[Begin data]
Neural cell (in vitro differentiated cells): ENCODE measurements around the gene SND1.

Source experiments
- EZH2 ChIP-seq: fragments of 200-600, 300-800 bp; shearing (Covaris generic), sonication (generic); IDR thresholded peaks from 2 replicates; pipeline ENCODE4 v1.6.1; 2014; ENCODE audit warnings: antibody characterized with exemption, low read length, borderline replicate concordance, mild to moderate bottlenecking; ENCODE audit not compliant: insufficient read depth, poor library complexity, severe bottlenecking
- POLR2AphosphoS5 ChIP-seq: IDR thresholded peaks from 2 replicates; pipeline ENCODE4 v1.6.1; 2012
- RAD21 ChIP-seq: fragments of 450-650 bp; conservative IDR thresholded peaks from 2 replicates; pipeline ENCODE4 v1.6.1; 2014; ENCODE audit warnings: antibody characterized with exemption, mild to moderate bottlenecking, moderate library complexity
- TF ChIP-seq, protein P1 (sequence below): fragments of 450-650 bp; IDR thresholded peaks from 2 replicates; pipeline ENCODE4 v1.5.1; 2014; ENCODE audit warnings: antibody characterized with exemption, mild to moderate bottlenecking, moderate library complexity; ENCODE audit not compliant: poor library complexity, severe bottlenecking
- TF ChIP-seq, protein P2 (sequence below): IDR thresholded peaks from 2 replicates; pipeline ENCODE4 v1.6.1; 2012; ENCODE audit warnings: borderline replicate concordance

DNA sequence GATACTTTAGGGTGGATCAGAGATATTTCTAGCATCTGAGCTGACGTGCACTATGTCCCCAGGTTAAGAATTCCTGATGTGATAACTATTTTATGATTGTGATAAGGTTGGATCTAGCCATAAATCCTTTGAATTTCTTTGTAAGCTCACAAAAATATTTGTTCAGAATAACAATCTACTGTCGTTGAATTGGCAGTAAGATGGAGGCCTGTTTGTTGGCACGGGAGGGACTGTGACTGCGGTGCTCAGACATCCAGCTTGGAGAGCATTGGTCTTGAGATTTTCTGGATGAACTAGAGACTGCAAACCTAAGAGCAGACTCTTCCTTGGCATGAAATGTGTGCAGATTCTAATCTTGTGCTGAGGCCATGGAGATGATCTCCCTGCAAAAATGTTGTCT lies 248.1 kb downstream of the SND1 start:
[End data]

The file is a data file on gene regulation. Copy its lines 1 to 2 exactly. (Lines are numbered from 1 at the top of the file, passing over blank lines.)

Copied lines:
Neural cell (in vitro differentiated cells): ENCODE measurements around the gene SND1.

Source experiments